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How Motherhood Changed My Perspective On Fashion

by Helen Farr-Leander

I always knew becoming a parent would change my life, but I had no idea it would change it so dramatically and so completely. Firstly, let me say that becoming a mother was not an easy path. Like many women I struggled to conceive and after years of trying, I decide to take a break from my career. There is no doubt that the stress and anxiety of trying to create a family was affecting my mental health and added to that the stress and pressure of work and it was all too much. It all came to ahead when I was at Aspinal of London, a company I had worked at for more than 10 years.

We were fortunate to welcome our first child within 18 months of leaving my job and a second quite quickly afterwards. Now, with my young family complete and being out of the 9-5 rat race, I could not imagine going back. My priorities had completely changed. I wanted to continue raising my children without additional childcare, but I also needed to earn some money. The only way I could see to achieve this was to start my own business from home. Having worked in luxury leather goods for most of my working life, the most natural route was to create a brand which designed and sold accessories.

In the months that followed I went into autopilot, gathering materials, seeking suppliers and building the marketing and sales plan, but several months later it was apparent that something was not right. So, I stopped everything and looked hard at the direction the business was heading in. 

Many people advise to do your research before starting a business. Understanding your market and the demand is crucial. I had experience of both, but what business leaders and professionals rarely advise is to ‘understand your materials and their supply chain’. Of course, I am talking about transparency, a word I had never heard of during my career in luxury goods. 

I first heard about and understood transparency when one evening I typed into Google ‘the leather industry’. For hours I watched videos, read articles and dived deep into the leather production supply chain. Like many of us, I had never thought about the full supply chain of the material from animal to accessory. Did you know that the leather tanning process uses around 250 different chemicals to turn animal skin into leather? I didn’t. I also didn’t understand the environmental impact of the chemical run off, or the use of child labour, or even the impact on human health. As I sat reading, I looked over at the tiny human lying next to me and I realised right then, that I could not use leather. I wanted Watson & Wolfe to be something my children could be proud of, not one which was profiting on the destruction of our planet and that so obviously endangered wildlife and people.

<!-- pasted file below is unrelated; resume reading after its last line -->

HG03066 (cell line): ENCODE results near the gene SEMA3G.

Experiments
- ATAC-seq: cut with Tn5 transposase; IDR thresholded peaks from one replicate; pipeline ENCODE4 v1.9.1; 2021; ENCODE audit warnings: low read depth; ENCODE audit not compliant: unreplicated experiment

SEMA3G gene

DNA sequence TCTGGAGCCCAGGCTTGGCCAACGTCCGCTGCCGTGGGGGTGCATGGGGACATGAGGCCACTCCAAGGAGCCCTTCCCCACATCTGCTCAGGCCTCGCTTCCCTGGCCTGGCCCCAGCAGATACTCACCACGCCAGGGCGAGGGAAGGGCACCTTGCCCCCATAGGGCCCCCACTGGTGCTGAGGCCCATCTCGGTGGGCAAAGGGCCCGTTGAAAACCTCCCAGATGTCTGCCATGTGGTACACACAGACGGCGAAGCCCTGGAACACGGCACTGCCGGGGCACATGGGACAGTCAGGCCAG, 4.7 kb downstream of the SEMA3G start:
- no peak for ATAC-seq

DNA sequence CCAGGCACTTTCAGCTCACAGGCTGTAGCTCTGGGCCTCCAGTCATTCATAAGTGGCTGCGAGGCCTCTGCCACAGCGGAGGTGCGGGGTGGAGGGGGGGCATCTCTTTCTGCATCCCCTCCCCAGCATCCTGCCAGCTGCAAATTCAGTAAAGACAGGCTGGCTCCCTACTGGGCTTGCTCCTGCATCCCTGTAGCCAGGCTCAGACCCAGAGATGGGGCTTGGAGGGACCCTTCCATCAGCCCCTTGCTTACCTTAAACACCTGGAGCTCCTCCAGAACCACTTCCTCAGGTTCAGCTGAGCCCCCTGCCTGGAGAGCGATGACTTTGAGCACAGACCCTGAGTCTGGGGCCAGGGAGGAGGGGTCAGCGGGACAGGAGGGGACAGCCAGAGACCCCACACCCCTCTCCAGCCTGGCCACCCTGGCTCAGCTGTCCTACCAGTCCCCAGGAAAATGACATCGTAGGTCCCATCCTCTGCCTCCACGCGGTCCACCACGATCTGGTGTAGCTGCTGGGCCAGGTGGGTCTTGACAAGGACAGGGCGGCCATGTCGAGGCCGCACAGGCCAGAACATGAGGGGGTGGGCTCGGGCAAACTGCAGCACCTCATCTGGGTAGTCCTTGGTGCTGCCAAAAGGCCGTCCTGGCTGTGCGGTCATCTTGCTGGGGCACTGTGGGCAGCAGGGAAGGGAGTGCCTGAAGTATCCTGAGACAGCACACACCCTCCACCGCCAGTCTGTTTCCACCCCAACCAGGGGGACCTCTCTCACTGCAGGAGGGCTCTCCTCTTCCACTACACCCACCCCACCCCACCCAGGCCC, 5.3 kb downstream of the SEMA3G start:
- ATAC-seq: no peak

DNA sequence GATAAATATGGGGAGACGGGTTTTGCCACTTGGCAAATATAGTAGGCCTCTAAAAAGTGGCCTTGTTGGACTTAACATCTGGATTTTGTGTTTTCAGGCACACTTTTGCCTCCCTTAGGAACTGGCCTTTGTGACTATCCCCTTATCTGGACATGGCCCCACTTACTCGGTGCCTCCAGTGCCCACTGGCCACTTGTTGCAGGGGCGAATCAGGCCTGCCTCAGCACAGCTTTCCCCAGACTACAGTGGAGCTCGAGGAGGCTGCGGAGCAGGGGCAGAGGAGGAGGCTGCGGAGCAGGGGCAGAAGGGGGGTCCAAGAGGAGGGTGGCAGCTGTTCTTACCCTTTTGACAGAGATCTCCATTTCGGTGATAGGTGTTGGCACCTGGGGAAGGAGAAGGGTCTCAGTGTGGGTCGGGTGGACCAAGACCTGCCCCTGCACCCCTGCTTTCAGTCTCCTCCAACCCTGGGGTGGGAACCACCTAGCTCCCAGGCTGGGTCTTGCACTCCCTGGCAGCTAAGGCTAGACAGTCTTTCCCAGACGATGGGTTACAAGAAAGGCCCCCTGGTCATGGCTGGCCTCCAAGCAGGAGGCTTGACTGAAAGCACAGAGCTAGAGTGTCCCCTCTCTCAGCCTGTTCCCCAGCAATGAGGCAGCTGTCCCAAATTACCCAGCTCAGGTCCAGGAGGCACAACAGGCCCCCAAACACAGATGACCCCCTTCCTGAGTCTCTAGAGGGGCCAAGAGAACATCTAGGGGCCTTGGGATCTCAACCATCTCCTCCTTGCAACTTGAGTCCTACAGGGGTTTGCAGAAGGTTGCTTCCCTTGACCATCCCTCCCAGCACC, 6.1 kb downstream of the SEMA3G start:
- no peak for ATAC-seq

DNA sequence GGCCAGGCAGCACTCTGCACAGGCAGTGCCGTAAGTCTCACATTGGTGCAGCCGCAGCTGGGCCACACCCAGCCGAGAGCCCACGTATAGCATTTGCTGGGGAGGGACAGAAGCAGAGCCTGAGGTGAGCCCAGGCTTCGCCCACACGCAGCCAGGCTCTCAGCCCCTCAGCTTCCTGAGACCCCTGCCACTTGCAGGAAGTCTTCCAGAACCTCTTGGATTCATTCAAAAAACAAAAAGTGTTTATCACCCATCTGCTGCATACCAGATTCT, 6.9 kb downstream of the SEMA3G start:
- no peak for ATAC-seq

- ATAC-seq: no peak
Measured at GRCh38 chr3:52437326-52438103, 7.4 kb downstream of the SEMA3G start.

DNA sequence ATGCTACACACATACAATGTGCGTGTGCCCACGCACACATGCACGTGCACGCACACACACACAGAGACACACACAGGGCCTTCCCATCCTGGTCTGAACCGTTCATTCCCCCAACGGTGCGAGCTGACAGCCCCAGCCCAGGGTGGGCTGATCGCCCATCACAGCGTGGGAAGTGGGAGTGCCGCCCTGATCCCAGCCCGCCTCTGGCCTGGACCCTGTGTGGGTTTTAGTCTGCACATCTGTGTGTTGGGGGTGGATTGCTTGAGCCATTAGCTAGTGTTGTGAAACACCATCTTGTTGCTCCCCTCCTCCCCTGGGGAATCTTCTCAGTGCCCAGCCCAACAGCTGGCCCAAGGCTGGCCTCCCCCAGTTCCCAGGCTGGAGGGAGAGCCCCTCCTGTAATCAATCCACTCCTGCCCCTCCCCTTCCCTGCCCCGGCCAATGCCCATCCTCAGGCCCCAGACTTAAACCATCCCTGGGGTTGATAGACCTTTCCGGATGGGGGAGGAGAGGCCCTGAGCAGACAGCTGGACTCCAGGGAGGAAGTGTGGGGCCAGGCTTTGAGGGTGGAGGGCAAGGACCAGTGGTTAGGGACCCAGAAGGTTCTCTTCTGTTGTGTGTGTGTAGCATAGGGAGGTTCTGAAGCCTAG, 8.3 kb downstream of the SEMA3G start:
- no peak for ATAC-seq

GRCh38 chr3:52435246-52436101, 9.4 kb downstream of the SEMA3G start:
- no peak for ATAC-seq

In the proceeding weeks I discovered organisations such as Fashion Revolution, Fashion For Good and bloggers and writers who were all championing the cause for greater transparency in fashion. Fashion generates 10% of the global manmade greenhouse gasses and fast fashion is creating mountains of clothing waste whilst consuming vast amounts of water and energy.

I didn’t consider myself an activist before this, but the experience of becoming a parent and starting a brand has created a desire in me that runs far deeper than I ever thought possible. Now, through Watson & Wolfe, I have a platform to help educate others and try to help in the global fight to change how we consume fashion and the materials we use.

I never set out to create a vegan brand, but it happens that the materials which have the lowest environmental impact are all vegan. It is worth mentioning that by the time I launched Watson & Wolfe in 2017, I had adopted a vegan lifestyle. Not just for the animals, but for the good of our beautiful planet. 

I will leave you with a quote from Sir David Attenborough that resonated with me at the beginning of all this: “How could I look my grandchildren in the eye and say I knew what was happening to the world and did nothing.”